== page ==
For the SPRING-RCT we reported that combined lifestyle and drug intervention by practice nurses in persons with a mild to moderate cardiovascular risk resulted in a small but significant decrease of cardiovascular risk after one year (∆SCORE 10 year risk of cardiovascular mortality –1.71% (SD 2.95) for both groups together), [15] without significant additional effect of intensive treatment with self-monitoring compared with standard treatment [16]. Interventions that cause modest risk reduction in individuals, like the SPRING trial, may have a substantial cumulative effect when applied on the population as a whole (prevention paradox). Before implementation of such an intervention program, costs and cost-effectiveness should be considered.

The objectives of this paper are to assess the costs and cost-effectiveness of cardiovascular prevention by practice nurses from a societal perspective in both treatment groups of the SPRING-RCT, and specify the costs of components of the intervention and the cost-effectiveness for subgroups (age, sex, level of education).

Method

SPRING population and intervention

The economic evaluation was conducted using data gathered in the SPRING-RCT. Between June 2008 and August 2009 randomly selected individuals from 20 general practices (GPs) were invited for a screening. Men aged 50–75 years and women aged 55–75 years, with an estimated SCORE 10-year cardiovascular risk of cardiovascular mortality ≥5% [15], at least one treatable risk factor (smoking, hypertension, lack of physical activity or overweight) and without history of CVD, diabetes mellitus, thyroid dysfunction or an estimated life expectancy <2 years, were randomised at patient level into two groups. The control group received standard treatment according the 2006 Dutch general practitioner’s guideline, [17] conducted by specially trained practice nurses. The intervention group additionally received counselling based on self-monitoring at home, with pedometers, weighing scales and/or BP devices. After one year 179 participants were analysed, the primary outcome was the SCORE cardiovascular risk estimation. The mean effect for the control group was 1,63% decrease in SCORE 10-year risk of fatal CVD; the mean decrease for the intervention group was 1,79%. The SPRING study was approved by the Medical Ethics Review Committee of the University Medical Centre Groningen (reference number 2007/232). For more information on study design and outcomes, see Tiessen et al [16].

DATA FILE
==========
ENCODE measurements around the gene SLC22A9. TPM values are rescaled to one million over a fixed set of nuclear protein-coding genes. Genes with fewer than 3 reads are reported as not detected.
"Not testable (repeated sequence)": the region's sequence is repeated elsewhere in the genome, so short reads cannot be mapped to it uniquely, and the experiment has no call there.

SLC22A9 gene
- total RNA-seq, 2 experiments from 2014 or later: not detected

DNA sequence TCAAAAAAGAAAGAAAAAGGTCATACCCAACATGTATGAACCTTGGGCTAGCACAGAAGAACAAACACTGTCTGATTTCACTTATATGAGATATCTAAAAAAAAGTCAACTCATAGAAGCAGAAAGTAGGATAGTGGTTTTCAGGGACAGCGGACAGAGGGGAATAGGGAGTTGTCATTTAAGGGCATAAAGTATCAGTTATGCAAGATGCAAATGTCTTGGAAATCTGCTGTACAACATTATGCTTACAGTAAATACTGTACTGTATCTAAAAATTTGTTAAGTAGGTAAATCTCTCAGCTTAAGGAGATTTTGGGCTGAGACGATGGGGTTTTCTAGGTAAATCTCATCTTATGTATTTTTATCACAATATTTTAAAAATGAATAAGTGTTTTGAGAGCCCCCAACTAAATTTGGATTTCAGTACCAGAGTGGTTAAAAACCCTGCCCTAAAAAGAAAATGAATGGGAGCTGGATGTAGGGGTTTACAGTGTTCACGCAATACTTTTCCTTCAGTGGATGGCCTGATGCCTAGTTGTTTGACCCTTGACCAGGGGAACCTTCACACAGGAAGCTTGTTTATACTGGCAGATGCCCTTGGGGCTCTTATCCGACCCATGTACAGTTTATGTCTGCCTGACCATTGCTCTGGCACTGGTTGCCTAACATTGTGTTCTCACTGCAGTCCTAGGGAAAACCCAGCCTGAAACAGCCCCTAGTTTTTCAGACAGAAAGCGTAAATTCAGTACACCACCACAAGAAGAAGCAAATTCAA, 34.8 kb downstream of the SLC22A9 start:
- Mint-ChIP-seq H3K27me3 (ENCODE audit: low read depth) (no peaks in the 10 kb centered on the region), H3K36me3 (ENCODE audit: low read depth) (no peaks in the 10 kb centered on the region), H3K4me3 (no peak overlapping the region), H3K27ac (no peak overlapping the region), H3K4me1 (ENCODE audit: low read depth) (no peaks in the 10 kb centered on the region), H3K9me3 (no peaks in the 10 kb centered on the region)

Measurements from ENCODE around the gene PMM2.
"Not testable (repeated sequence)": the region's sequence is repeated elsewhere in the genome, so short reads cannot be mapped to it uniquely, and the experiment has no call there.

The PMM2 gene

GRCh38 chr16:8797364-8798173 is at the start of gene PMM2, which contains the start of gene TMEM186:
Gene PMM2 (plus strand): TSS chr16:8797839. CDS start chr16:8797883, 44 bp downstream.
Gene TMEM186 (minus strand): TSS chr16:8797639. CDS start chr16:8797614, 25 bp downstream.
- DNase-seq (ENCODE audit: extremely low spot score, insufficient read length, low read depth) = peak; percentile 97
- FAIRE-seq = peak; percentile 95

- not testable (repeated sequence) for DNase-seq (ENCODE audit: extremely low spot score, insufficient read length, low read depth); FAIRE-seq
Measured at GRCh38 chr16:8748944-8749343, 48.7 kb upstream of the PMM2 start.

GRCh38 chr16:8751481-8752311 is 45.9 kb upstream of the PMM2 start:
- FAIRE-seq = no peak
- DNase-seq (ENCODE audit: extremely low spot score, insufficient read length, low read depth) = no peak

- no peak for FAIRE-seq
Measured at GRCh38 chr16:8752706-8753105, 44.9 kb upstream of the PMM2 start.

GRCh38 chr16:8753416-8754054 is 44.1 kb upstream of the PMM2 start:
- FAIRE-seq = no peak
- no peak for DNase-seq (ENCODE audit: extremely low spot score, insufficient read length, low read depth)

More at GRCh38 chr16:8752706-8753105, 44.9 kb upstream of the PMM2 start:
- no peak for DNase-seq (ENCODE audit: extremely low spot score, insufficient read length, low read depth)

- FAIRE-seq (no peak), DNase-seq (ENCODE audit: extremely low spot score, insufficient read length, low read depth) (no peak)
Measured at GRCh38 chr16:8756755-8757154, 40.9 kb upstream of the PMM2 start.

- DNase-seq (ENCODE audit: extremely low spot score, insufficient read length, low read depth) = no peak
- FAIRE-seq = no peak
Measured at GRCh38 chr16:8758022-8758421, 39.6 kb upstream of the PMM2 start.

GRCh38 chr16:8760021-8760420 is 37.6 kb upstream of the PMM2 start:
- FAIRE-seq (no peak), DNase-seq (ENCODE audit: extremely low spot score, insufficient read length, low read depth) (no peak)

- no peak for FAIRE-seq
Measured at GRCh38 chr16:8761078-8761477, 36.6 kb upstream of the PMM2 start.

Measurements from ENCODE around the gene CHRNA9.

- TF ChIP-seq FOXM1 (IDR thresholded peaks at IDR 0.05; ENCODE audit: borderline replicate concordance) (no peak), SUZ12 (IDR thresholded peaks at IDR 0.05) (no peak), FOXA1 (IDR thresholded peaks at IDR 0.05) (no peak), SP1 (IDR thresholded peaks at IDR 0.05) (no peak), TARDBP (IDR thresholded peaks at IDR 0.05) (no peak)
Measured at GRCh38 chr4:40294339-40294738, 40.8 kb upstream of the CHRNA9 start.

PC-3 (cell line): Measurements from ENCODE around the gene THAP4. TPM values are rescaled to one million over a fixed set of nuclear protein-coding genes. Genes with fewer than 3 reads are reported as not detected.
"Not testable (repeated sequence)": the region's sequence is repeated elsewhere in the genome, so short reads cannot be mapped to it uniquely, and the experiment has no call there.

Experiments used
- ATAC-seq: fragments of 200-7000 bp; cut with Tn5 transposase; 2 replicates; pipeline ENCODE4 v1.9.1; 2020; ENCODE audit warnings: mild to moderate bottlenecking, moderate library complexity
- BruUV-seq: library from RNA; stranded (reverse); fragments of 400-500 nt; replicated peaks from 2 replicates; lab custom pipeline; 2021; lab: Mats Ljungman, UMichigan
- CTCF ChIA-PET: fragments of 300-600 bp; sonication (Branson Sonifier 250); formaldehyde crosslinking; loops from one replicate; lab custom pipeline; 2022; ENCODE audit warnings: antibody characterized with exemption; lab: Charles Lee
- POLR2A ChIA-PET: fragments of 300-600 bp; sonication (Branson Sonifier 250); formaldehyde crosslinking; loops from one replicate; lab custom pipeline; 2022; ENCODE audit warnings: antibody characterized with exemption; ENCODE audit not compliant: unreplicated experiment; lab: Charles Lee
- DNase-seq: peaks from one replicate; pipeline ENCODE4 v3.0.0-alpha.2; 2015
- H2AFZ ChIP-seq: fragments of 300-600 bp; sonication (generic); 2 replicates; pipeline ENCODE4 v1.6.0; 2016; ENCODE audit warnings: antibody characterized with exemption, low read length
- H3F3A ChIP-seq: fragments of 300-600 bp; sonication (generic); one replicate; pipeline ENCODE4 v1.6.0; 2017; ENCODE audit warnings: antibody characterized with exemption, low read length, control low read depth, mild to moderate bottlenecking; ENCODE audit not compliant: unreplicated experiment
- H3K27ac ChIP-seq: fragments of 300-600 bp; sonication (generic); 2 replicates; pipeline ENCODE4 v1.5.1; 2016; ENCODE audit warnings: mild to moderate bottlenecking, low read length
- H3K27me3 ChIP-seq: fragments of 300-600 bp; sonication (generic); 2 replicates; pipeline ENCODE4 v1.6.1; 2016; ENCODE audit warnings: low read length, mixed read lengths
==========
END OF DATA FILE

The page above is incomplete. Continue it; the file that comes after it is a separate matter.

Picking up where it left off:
Cost calculation

Total costs were calculated for both treatment groups. Total costs consisted of direct costs (medication, time spent by medical staff, self-monitoring equipment, patient transport to the practice) and productivity losses (absence at work of the working individuals that participated). Costs of intangibles (suffering/adverse effects) and medical costs not directly related to the study were not taken into account.

The staff costs of the visits to the practice nurse were based on the registered total visit time and standard hourly costs of practice nurses in general practice in the Netherlands (Table 1). As the practice nurses reported that time spent on consultation with the general practitioner about participants was negligible, this was not taken into account. Productivity costs of participants were calculated for participants that were employed in a paid job and were based on duration of the visits plus 30 minutes/visit as transportation time, using mean salary costs stratified by gender [18]. Transportation costs to the practice for the participants were based on the average distance for Dutch inhabitants to their GP’s of 1.1 km [18]. Prices of pedometers, weighing scales and BP devices were based on average customer prices for these devices and were calculated for participants who had actually used the self-monitoring devices. Only medication that was newly added or for which the dosage was adapted during the treatment, was taken into account. 2012 prices of generic medication were used, including value added tax, and a pharmacists allowance for every 3 months.

Table 1. Economic variables

Cost-effectiveness analysis

In order to get an impression of the balance between additional costs that have to be invested with the new risk management strategy, and the health gains of this strategy, a cost effectiveness analysis was performed. The effectiveness measure was the SCORE cardiovascular mortality estimation (expressed as % 10-year cardiovascular mortality risk). As the duration of the study was one year, costs were not discounted (discounting is common in cost effectiveness studies with a longer duration, when costs are made at the start and future benefits are expressed in today’s values). Cost effectiveness ratios (CERs) in €/% SCORE were calculated for both treatment groups separately. Incremental cost effectiveness ratios (ICERs) (expressed as difference in costs between the two methods/ difference in % SCORE) were calculated to compare the standard treatment and the intervention treatment from the SPRING-RCT with regard to both costs and effects. In addition, subgroup analyses were performed for different patient categories. For both groups cost and effect pairs were bootstrapped 5000 times from the trial data, which means that based on a ‘random sample with replacement’ from the original trial data, 5000 new data sets were drawn, that were used to estimate the ICER 95% confidence interval. In addition, a cost effectiveness plane was constructed to graphically display the location of the estimates (right upper quadrant: more effective and more expensive, right lower quadrant: more effective and less expensive, left upper quadrant: less effective and more expensive and left lower quadrant: less effective and less expensive) [19]. Finally a cost effectiveness-acceptability curve was computed to estimate the change the new risk management strategy is cost effective given an rage of different amounts of money a decision maker might be willing to pay for one additional unit of health [20].